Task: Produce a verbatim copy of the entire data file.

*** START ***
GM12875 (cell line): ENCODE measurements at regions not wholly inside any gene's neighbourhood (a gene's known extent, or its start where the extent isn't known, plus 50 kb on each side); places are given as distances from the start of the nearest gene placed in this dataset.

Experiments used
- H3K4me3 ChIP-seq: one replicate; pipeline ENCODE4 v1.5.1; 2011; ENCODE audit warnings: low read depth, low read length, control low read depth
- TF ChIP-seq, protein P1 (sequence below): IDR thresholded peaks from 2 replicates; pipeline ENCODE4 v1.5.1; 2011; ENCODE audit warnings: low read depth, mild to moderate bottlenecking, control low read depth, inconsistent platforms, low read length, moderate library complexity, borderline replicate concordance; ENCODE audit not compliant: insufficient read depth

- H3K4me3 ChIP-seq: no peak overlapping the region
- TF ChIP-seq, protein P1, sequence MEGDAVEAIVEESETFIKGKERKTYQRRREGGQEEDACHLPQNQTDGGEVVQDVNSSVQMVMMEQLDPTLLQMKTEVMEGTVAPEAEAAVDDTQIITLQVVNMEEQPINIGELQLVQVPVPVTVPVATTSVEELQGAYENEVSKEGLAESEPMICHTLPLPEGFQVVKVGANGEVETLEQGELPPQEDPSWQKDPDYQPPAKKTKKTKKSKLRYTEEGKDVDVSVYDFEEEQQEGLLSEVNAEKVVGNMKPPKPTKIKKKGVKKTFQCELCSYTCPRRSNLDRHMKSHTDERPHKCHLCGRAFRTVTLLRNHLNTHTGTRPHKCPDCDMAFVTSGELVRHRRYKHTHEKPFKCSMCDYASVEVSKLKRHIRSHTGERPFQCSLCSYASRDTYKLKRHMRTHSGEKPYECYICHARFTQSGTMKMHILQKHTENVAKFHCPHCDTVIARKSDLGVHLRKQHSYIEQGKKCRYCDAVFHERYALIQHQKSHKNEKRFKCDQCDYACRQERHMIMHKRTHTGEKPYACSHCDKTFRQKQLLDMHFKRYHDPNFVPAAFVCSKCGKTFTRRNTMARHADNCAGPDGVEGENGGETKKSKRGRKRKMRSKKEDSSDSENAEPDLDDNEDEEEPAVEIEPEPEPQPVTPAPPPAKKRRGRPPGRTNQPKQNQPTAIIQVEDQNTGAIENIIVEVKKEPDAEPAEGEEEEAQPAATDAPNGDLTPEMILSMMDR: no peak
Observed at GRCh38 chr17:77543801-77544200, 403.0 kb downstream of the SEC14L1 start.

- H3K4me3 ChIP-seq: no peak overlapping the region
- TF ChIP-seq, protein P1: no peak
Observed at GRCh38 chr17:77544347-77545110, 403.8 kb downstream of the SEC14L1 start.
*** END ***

GM12875 (cell line): ENCODE measurements at regions not wholly inside any gene's neighbourhood (a gene's known extent, or its start where the extent isn't known, plus 50 kb on each side); places are given as distances from the start of the nearest gene placed in this dataset.

Experiments used
- H3K4me3 ChIP-seq: one replicate; pipeline ENCODE4 v1.5.1; 2011; ENCODE audit warnings: low read depth, low read length, control low read depth
- TF ChIP-seq, protein P1 (sequence below): IDR thresholded peaks from 2 replicates; pipeline ENCODE4 v1.5.1; 2011; ENCODE audit warnings: low read depth, mild to moderate bottlenecking, control low read depth, inconsistent platforms, low read length, moderate library complexity, borderline replicate concordance; ENCODE audit not compliant: insufficient read depth

- H3K4me3 ChIP-seq: no peak overlapping the region
- TF ChIP-seq, protein P1, sequence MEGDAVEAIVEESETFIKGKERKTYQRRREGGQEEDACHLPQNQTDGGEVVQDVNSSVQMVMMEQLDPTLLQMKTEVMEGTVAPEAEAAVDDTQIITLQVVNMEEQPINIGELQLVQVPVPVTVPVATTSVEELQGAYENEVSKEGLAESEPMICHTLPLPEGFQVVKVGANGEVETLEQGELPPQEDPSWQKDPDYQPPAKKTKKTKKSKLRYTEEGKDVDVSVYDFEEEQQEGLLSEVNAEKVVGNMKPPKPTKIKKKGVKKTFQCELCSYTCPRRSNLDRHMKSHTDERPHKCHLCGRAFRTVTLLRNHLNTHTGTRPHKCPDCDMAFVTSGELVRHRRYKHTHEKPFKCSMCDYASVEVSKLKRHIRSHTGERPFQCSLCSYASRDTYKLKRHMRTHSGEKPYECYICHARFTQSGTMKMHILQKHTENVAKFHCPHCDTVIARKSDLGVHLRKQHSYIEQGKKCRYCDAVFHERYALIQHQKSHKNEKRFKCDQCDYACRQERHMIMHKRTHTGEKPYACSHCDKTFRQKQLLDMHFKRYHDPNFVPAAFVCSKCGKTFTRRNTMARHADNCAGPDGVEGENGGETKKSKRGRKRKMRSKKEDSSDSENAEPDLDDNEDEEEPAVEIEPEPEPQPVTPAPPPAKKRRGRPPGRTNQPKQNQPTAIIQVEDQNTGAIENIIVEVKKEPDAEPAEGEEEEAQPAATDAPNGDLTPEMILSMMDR: no peak
Observed at GRCh38 chr17:77543801-77544200, 403.0 kb downstream of the SEC14L1 start.

- H3K4me3 ChIP-seq: no peak overlapping the region
- TF ChIP-seq, protein P1: no peak
Observed at GRCh38 chr17:77544347-77545110, 403.8 kb downstream of the SEC14L1 start.